Under Construction.

Rola Staff
February 2022

Written by Tyler Gebhart

Rola CEO Tyler Sells and I have been working out of a single, 50-square-foot office in San Diego for the last week. 

As a part of our acceptance to the Blackstone Accelerator Program, the Rola team has access to a beautiful, state-of-the-art space on the UCSD Campus. It's called the Design and Innovation Building, and it's been inspiring us to design and innovate like crazy.

Both Tyler and I have been spending a lot of time in this room recently. From roughly 9am to 10pm we can be found in Office 454 writing, typing, brainstorming, and occasionally screaming.

454 has an interesting layout. There are two wooden tables thrown against each other, parallel to the door, and on either side of the tables there are two yellow chairs that face each other. When sitting at these chairs, turning your head to the left reveals a long whiteboard, while a swivel to the right unveils our favorite part of the office: the TV and camera system. We'll get to this camera at another time...

Interestingly enough, this post is not about Office 454, and it's not about the yellow chairs, whiteboard, or TV. It's about what's directly outside of this room.

When you look out of our window, you can see a massive construction site. UCSD is building a sprawling outdoor amphitheater with a colossal stage and a capacity of 3,000 people. Needless to say, it's a huge project, and Tyler and I have often found ourselves mesmerized by the bee-like tendencies of the construction workers.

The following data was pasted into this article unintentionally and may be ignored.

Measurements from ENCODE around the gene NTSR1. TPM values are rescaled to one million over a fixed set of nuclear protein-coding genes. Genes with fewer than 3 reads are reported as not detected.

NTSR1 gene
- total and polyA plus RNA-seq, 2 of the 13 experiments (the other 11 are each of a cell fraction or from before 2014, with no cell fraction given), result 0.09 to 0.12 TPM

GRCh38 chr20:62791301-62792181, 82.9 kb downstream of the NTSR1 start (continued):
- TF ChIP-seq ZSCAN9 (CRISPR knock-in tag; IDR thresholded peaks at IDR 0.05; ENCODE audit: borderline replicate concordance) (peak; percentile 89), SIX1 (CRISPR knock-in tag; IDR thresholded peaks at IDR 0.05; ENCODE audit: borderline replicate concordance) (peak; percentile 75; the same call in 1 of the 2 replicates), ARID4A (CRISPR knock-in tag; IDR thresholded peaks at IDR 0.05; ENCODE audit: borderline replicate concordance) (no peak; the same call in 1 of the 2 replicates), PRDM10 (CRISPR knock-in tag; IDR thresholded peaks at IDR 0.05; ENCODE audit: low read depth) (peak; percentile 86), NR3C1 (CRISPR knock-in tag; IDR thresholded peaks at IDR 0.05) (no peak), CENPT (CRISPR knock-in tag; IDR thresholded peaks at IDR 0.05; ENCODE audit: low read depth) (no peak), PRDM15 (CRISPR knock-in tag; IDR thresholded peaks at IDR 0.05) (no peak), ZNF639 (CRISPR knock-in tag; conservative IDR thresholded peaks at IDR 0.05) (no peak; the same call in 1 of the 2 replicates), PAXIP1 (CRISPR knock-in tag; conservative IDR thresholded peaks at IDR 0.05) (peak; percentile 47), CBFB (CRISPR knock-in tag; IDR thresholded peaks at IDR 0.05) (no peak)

Specifically, we were captivated by the way that the workers moved dirt from one end of the site to another. Amidst all of the tumult of construction, dump trucks would saunter down the hill, fill up their box, and then head right back up. Here, they would deposit the excess dirt in case it needed to be used in the future.

From our vantage point, Tyler and I thought that this was ridiculous. Why spend thousand of dollars simply to move the dirt 100 feet? Why not finish the job and deposit it off-site somewhere? It seemed like the dump truck was not being used to its fullest potential.

However, as I was thinking about it later, I realized why this is a crucial step to the construction process. While Tyler and I were thinking about wasted resources and lack of optimization, we overlooked a profound realization: the dirt isn't a liability, it's an asset!

Sometimes it's easy to want to optimize everything and embrace total minimalism. It's easier to feel in control when you only have a few things to worry about. However, it's dangerously easy to "throw the baby out with the bathwater" (to put it colloquially). Oftentimes, the issues that are messiest, and the problems that just won't fit conveniently into your plan, are the things that save you in the long run.

Tyler and I have no idea what that excess dirt will be used for, but my guess is that it'll come in handy soon.

So, don't limit your resources to one purpose. The odds are they'll be useful down the road.